MB Subba

The government’s decision to endorse the corporate pay revision without recommendations from a Pay Commission was in violation of the Constitution, the opposition party and observers say.

According to some interpretations, the fourth Pay Commission should have included recommendations for the corporate sector in its report. But the problem was that the Terms of Reference (ToR), which the government issues, for the fourth Pay Commission did not have reference to corporate pay, it was learnt.

The other option, observers say, is to form a separate Pay Commission for the corporate sector employees. The third Pay Commission was formed in 2017 to recommend the pay revision for the local government.

Article 30(2) of the Constitution states, “The Pay Commission shall recommend to the Government revisions in the structure of the salary, allowances, benefits, and other emoluments of the Royal Civil Service, the Judiciary, the members of Parliament and Local Governments, the holders and the members of constitutional offices and ‘all other public servants’ with due regard to the economy of the Kingdom and other provisions of this Constitution.”

The first and the second Pay Commissions of 2008 and 2014 respectively had come up with guidelines for Druk Holding and Investments (DHI) companies,   DHI-linked corporations and Ministry of Finance (MoF)-owned corporations.

Although the details of the corporate pay were endorsed at a latter date than that of civil servants, they became effective from July of the respective years. This, observers say, was in keeping with the constitutional provision and the past precedents.

Opposition spokesperson Dorji Wangdi said the corporate pay revision should be covered in the Pay Commission report. Employees of SOEs, he said, were public servants and that their pay revision must be made based on the recommendations of a Pay Commission.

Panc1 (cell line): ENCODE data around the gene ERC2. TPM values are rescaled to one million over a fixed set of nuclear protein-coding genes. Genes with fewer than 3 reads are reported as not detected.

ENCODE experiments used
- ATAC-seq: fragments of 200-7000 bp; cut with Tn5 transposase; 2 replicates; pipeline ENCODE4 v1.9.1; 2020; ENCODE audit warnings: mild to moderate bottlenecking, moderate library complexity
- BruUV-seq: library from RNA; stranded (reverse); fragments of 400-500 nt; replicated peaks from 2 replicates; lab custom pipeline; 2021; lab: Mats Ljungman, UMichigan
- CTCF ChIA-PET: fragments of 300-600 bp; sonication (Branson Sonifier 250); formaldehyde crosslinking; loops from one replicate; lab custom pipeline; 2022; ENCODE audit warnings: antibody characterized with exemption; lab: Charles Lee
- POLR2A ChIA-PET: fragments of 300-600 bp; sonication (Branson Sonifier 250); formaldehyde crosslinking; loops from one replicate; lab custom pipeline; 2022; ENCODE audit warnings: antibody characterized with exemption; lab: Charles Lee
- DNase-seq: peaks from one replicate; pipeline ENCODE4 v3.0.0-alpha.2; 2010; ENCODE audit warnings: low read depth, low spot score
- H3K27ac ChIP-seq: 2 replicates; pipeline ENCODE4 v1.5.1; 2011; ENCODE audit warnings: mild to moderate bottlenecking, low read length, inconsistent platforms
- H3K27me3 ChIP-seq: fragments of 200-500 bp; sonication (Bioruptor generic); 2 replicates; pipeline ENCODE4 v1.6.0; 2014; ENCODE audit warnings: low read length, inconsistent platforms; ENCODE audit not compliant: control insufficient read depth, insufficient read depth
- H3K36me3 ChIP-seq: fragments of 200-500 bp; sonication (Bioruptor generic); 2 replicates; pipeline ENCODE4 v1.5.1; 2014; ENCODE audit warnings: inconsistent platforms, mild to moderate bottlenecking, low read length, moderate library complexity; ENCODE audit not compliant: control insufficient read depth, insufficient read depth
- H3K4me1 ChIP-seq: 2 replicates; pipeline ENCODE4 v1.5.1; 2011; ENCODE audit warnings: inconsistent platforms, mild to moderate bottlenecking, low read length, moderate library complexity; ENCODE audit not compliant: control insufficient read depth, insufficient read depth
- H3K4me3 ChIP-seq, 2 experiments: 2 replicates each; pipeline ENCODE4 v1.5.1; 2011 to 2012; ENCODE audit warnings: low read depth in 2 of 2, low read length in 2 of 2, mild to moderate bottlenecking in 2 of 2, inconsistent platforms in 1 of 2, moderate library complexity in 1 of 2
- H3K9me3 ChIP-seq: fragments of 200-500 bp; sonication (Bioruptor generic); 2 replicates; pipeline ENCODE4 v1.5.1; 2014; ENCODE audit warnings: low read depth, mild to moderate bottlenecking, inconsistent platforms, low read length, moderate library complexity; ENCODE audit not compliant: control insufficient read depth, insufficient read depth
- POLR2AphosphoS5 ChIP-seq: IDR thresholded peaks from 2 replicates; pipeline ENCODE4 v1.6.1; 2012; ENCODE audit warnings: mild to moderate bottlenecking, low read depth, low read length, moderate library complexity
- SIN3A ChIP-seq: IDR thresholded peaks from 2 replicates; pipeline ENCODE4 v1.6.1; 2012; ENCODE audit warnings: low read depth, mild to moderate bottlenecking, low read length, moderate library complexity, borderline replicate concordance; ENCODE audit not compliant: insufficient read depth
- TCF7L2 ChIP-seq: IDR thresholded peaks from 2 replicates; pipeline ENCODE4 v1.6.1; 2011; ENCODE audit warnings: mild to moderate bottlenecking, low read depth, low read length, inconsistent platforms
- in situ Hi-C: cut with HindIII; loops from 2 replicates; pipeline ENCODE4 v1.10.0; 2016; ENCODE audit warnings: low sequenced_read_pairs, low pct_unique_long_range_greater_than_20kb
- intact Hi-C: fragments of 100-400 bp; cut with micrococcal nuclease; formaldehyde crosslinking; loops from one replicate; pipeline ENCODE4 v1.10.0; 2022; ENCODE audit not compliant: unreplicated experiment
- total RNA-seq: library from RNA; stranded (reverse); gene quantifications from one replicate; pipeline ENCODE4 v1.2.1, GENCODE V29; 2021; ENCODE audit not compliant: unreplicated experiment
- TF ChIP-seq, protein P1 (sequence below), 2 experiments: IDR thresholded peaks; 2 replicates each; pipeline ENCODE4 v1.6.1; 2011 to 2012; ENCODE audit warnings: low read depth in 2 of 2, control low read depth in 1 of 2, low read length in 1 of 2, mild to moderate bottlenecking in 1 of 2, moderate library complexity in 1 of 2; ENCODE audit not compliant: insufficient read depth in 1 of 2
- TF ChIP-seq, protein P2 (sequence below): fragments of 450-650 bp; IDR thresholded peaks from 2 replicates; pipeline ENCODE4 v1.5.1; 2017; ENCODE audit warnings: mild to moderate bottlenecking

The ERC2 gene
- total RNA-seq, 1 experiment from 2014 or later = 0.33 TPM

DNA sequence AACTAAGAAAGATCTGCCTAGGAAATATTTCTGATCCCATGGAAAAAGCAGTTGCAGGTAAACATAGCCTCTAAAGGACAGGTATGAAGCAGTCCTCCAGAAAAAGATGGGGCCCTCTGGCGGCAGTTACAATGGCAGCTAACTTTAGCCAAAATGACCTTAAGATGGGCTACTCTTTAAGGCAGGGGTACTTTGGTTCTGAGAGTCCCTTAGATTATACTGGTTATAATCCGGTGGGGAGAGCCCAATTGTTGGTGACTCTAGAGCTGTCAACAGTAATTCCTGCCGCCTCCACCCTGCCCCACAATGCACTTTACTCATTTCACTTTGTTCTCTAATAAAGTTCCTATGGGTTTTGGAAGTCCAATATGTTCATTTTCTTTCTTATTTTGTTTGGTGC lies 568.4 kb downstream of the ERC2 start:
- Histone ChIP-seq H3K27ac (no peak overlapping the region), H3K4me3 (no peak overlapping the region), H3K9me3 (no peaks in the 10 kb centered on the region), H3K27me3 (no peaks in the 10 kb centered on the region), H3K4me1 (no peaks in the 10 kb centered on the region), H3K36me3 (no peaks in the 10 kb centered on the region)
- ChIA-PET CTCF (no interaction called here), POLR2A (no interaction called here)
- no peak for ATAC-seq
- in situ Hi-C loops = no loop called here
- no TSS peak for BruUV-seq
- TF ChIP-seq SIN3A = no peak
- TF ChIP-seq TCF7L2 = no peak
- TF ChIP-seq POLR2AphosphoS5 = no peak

“He said that it was a fundamental error on part of the government not to include corporate pay in the ToR for the fourth Pay Commission in keeping with Article 30(2) of Constitution,” he said.

However, he added that the recommendations for corporations were broader in comparison with civil servants’ pay revision recommendations.

“The Pay Commission covered recommendations for corporations both after democracy and before democracy. The money and investments in the sector were public money,” he said.

Dorji Wangdi said that the pay revision for SOEs should ideally be effective from July 2019 unless the Pay Commission recommended otherwise. Should the pay revision be effective from July, employees would be entitled to arrears of salaries for five months.

The government decided that the pay revision would be effective from December 1.

However, Finance Minister Namgay Tshering said that the dynamics of work in the civil service and the corporate sector were different. “Civil service and corporate sectors should not necessarily be pegged,” he said.

According to him, the MoF-controlled companies would get more than DHI-owned companies. “The employees of SOEs will benefit a lot from the pay revision,” lyonpo Namgay Tshering said.

The pay revision for MoF-controlled SOEs was endorsed by the Cabinet on November 26.

The first Pay Commission report stated that it was difficult to implement a uniform pay policy across all the companies and suggested that the MoF and DHI categorise the companies.

It had recommended that pay package be linked with performance, and that the corporations establish a comprehensive performance management system (PMS) that will incorporate clear and measurable targets and goals at both the units and the individual level.

The second Pay Commission report had recommended keeping the pay and allowances of SOEs at 15 percent higher than the civil servants. The SOEs under MoF were expected to meet any salary revisions through gains in efficiency and reduction in other operating costs, as the government may not provide any funds for meeting the salary revision cost.

The past Pay Commission report had also analysed the impacts of the corporate and civil service pay raise on the private sector employees.

SOEs, which include both DHI-owned and linked companies and companies directly under the MoF have been a major source of job creation, wealth creation and revenue to the government.

In 2017, SOEs generated gross revenue of Nu 54,611 million (M), which was 30 percent of GDP and profit after tax of Nu 17,752M.

There are 38 SOEs, 19 of which are held directly by the ministry of finance and as many through the DHI. They contributed 38 percent of the domestic revenue and 6 percent of GDP in 2017, according to statistics published by the finance ministry.

About 13,000 people are employed in the corporate sector.